1. class AndroidBasePlugin : Plugin<Project> {
  2.     override fun apply(target: Project) {
  3.         val extension = target.extensions.getByName("android")
  4.         if (extension is BaseExtension) {
  5.             extension.apply {
  6.                 // here we can do our configuration that goes into
  7.                 // the android {} block
  8.                 compileSdkVersion(30)
  9.                 buildToolsVersion(30.0.2)
  10.  
  11.                 defaultConfig {
  12.                     minSdkVersion(23)
  13.                     targetSdkVersion(30)
  14.                 }
  15.                 //and so on        
  16.             }
  17.         }
  18.       //you could even add common dependencies here
  19.     }
  20. }

Register the plug-in

Next, we need to register the plug-in. This is done in the build.gradle.kts of our buildSrc module. Simply add the following config block:

  1. gradlePlugin {
  2.     plugins {
  3.         register("android-base-plugin") {
  4.             id = "android-base-plugin"
  5.             implementationClass = "gradle.AndroidBasePlugin"
  6.         }
  7.     }
  8. }

Now, the plug-in is ready to be used in other gradle files.

Use the plug-in

The final step is to use the plugin in all the build.gradle.kts files you like to apply the default configuration. Simply add the plug-in with it's id to the plugins{} block:

  1. //e.g. app:build.gradle.kts, feature:build.gradle.kts, etc.
  2. plugins {
  3.     id("com.android.application")
  4.     kotlin("android")
  5.     kotlin("android.extensions")
  6.     `android-base-plugin`  //<= here it is
  7. }

 

That's it! We now have all the shared android configuration from our plug-in in our modules.

Challenge 2: How to use KOIN to setup the dependency tree in a multi-module project?

In software development you usually end up having some kind of layered architecture. For instance, you might have a presentation layer, domain layer, data layer, etc. As we started with project setup we had two options of modularization: by layer or by feature. Both come with pros and cons. As we had no idea what kind of feature to expect, we decided to create our modules by layer. So, we ended up having these modules: app, repo, data and networking. The dependencies are:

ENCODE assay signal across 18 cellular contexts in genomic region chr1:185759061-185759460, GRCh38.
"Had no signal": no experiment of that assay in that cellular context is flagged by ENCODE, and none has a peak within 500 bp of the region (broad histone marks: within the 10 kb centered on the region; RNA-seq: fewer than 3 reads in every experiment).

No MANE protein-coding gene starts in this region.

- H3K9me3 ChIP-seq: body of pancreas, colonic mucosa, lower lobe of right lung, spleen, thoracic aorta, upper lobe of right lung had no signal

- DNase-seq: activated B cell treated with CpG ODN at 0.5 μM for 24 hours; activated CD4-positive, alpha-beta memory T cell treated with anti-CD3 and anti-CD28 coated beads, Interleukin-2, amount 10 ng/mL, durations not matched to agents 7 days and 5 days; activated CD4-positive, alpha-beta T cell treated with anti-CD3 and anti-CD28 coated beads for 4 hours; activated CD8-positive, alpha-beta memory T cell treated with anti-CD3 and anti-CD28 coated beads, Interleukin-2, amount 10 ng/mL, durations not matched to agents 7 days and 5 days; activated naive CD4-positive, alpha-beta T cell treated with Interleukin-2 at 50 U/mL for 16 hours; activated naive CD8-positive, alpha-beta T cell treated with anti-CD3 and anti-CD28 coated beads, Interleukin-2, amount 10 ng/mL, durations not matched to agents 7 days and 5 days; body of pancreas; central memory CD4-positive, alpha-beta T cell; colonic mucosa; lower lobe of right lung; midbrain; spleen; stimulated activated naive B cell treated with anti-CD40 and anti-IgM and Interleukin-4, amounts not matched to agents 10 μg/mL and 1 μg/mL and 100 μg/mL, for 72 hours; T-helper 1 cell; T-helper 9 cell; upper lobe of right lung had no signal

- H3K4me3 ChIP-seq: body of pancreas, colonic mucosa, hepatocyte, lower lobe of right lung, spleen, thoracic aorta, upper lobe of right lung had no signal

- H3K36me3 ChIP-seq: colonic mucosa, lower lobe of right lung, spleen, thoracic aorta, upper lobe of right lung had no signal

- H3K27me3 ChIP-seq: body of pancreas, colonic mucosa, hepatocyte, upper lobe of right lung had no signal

Of course we wanted to reflect this dependency graph in our KOIN modules as well. We didn't want the app module to know about e.g. the data or network module. Unfortunately, it's not possible to create this kind of dependency with your KOIN modules. Because, in your Application class, you must initialize KOIN and provide an array of your modules so KOIN can create the object graph:

  1. fun onCreate() {
  2.   startKoin {
  3.     androidContext(this@Application)
  4.       androidLogger(Level.INFO)
  5.       modules(
  6.         listOf(
  7.           //your modules
  8.         )
  9.       )
  10.    }
  11. }

In KOIN, there is no way to reference a module from another module, unfortunately. There were two options:

  • Option 1: Create static "initializer" class for each module, to add the depending modules to KOIN
  • Option 2: Let the app module know all existing modules

Solution: Breaking the rule

This was definitely one of the most emotionally discussed decisions, the team had to make. In the end we decided for Option 2:

  1. fun onCreate() {
  2.   startKoin {
  3.     androidContext(this@Application)
  4.       androidLogger(Level.INFO)
  5.       modules(
  6.         listOf(
  7.           appModule,
  8.           domainModule,
  9.           repoModule,
  10.           dataModule,
  11.           networkModule
  12.         )
  13.       )
  14.    }
  15. }

Wait! The app module knows about the lower layers?

There are quite a few discussions on whether the app module should know about the data and networking module in a clean code architecture on Reddit. We decided that the app module does know about all other modules, although it indeed feels a little strange. But the benefit we got regarding higher flexibility and configurability was worth the decision. So far, we haven't experienced any downsides or issues with this approach. If it turns out to be a misconception, I'll definitely write another article about it.

Challenge 3: How to have all the environment configurations in the app module and still be able to use them in the modules?